It’s getting late in Rosebud, and you can’t watch the sky all night, not if you have to get your rest for a Saturday double show day. The hot chocolate is finished, and people drift inside, leaving the couple now holding hands for the very first time. The couple doesn’t want the evening to end, so they go inside to help wash hot chocolate mugs, and when they’ve done that, they still don’t want the evening to end, so wind up digging out one of those movies - you know the ones where a pilot takes a girl up in a biplane to show her geese or the setting sun, or some such excuse just to show off a bit. And as they look through the collection of DVDs in the house on the hill where everyone eventually gathers outside at night to watch shooting stars and northern lights, then wash mugs after going inside, they come across A Christmas Carol, and because it’s Christmas, they put it into the DVD player instead of the movie about the guy who takes the girl for a ride in his biplane to watch geese flying as the sun sets. And they watch a classic Dickens Christmas story about a guy visited by three flying spirits. And when they get to the end, to the part where the crazy old guy opens his window to a frosty London morning to shout at a kid down in the street to get the biggest turkey he can and deliver it to the Cratchet house, the young couple curled up in the living room of the hot chocolate maker and her husband - the young couple who wished upon a star and found each other while dodging the other star gazers - feel like flying because the story in the movie makes them feel like flying, and their closeness to one another makes them feel like maybe they’ll take flight into some more of their life together, like the older couple curled up in the living room with them. And even though it’s late, they’re not worried about the double show day any more. They think maybe their show will have more magic because they’ve found a new magic they’ve never felt before, the magic of belonging to someone, the same magic that’ll bring all of those people to the show tomorrow, some of them having flown home in one of those silver arrows streaking chalk lines to join friends and relatives in a village called Rosebud to watch a story that happens to be about angels and flying and forgiveness and love and transformation and hope and miracles and new life and all kinds of other good stuff - and Pat Murphy’s stuffing that they’ll bring back to the dressing room after singing around dining room tables because it’s Christmas and everyone deserves to feel like their spirits are flying with people they love at tables filled with good food, like at the Cratchet house after the wispy white-haired guy in the movie discovered he was light as a feather.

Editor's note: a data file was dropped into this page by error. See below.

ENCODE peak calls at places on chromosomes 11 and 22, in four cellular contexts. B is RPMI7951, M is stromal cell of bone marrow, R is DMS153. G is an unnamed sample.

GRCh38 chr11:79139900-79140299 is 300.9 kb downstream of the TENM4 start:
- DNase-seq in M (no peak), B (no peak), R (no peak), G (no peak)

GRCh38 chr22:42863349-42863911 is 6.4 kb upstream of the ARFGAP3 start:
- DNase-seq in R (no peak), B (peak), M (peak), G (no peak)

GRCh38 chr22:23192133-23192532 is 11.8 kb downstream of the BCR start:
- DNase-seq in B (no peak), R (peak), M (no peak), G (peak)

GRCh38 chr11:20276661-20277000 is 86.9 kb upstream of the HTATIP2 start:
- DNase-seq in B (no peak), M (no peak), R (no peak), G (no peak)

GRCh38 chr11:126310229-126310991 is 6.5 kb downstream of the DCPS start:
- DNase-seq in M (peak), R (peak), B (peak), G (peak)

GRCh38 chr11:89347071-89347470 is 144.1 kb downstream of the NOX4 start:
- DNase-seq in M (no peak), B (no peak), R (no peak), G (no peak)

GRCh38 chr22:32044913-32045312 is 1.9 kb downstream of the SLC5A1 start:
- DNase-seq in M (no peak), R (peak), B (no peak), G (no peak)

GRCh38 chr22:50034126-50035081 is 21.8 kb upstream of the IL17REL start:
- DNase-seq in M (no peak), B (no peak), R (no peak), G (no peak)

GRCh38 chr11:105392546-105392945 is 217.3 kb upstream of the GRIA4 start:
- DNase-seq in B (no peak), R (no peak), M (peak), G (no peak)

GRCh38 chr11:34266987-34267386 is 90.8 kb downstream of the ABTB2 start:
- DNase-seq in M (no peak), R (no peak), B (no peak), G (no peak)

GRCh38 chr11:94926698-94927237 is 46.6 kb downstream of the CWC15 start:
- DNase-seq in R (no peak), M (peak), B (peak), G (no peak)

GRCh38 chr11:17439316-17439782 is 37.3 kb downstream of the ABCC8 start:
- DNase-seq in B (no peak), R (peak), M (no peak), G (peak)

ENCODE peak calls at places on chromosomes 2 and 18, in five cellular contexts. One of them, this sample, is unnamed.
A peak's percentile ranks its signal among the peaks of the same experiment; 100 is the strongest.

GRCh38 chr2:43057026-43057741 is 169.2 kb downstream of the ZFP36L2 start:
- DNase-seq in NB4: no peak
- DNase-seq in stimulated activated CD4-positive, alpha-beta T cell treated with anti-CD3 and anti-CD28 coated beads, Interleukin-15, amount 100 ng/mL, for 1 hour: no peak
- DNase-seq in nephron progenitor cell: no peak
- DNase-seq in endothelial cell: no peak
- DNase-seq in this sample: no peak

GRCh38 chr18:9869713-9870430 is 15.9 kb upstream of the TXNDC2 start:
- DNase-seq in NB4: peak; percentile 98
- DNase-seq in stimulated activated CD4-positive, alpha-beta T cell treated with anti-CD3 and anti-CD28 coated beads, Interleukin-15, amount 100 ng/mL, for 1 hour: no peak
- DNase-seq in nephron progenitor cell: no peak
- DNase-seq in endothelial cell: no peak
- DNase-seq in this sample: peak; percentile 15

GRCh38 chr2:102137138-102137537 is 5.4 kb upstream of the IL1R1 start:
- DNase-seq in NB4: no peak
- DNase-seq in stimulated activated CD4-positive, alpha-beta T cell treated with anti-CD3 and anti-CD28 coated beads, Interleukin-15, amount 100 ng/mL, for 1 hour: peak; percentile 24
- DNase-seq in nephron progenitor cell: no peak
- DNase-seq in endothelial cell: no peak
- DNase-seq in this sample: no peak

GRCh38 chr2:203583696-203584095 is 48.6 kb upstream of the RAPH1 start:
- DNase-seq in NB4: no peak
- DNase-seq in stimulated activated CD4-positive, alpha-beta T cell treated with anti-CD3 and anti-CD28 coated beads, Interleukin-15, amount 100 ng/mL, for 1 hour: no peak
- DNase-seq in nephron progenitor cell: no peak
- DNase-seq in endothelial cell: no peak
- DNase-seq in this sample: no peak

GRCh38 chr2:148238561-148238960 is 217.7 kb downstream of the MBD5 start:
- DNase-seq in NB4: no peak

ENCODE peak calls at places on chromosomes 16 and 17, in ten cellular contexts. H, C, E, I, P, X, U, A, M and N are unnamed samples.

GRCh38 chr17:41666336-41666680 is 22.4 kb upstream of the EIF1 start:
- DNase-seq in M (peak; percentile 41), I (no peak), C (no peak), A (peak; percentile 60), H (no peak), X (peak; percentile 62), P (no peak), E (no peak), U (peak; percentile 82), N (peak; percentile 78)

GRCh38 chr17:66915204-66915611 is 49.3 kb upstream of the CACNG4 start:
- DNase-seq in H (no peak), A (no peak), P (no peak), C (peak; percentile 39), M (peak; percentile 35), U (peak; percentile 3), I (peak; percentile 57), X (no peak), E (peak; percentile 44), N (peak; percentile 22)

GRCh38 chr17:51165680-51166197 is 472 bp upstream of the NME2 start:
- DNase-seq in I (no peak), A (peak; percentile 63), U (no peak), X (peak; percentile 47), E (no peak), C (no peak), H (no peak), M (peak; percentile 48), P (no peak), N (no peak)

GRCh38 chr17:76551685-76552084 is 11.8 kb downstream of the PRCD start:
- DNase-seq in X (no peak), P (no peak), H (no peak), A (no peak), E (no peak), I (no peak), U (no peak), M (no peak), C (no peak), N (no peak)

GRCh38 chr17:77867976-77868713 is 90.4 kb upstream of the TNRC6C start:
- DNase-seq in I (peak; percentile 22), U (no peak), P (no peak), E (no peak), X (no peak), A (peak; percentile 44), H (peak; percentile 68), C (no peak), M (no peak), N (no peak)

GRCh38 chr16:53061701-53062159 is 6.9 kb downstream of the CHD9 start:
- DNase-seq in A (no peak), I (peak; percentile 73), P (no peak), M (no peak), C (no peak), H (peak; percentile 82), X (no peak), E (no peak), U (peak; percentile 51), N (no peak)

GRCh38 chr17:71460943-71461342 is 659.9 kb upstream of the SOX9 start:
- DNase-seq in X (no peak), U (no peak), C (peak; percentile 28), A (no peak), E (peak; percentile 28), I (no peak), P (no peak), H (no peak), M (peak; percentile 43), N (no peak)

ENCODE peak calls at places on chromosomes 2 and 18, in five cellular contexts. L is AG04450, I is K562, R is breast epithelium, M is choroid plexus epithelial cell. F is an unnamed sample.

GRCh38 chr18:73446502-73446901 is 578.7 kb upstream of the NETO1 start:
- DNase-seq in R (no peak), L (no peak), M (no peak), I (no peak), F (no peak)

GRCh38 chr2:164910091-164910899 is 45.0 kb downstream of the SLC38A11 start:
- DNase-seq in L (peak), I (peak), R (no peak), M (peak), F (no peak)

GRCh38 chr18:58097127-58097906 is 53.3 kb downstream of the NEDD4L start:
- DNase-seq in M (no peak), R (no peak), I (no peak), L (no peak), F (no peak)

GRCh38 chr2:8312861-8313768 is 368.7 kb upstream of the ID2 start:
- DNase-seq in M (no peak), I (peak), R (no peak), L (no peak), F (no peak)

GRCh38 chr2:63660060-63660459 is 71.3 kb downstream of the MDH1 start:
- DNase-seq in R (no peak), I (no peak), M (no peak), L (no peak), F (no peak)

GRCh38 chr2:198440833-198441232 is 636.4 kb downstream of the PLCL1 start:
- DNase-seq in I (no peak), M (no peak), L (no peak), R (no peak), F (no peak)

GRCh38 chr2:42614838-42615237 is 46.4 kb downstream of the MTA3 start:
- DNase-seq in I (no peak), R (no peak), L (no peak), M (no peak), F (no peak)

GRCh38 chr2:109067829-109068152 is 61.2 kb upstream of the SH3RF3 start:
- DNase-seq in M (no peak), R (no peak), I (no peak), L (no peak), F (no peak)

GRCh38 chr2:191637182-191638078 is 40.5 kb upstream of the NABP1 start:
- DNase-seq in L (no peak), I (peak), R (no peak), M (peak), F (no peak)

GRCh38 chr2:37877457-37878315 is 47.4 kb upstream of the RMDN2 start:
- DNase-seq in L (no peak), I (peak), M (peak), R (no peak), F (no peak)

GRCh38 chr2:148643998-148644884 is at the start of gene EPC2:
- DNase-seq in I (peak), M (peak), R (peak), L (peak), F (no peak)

GOD BLESS US EVERYONE music starts.
So the next day, the brand new couple who aren’t tired at all, don their angel costumes, wait for the light to come up on a stage filled with glittering bobbles that hang like stars in the heavens, waiting for the song that cues them onto the stage ... flying!